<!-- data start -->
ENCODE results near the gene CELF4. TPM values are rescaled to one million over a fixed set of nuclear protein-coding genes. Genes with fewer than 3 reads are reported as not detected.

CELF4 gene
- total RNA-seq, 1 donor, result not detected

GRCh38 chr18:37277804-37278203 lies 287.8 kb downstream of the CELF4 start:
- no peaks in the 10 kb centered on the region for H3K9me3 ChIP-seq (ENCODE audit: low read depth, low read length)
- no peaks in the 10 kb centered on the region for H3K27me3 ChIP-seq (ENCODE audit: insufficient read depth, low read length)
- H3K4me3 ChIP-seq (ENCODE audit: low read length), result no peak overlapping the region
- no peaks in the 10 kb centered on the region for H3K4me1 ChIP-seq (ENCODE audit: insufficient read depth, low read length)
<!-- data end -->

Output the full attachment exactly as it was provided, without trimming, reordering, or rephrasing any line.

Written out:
ENCODE results near the gene CELF4. TPM values are rescaled to one million over a fixed set of nuclear protein-coding genes. Genes with fewer than 3 reads are reported as not detected.

CELF4 gene
- total RNA-seq, 1 donor, result not detected

GRCh38 chr18:37277804-37278203 lies 287.8 kb downstream of the CELF4 start:
- no peaks in the 10 kb centered on the region for H3K9me3 ChIP-seq (ENCODE audit: low read depth, low read length)
- no peaks in the 10 kb centered on the region for H3K27me3 ChIP-seq (ENCODE audit: insufficient read depth, low read length)
- H3K4me3 ChIP-seq (ENCODE audit: low read length), result no peak overlapping the region
- no peaks in the 10 kb centered on the region for H3K4me1 ChIP-seq (ENCODE audit: insufficient read depth, low read length)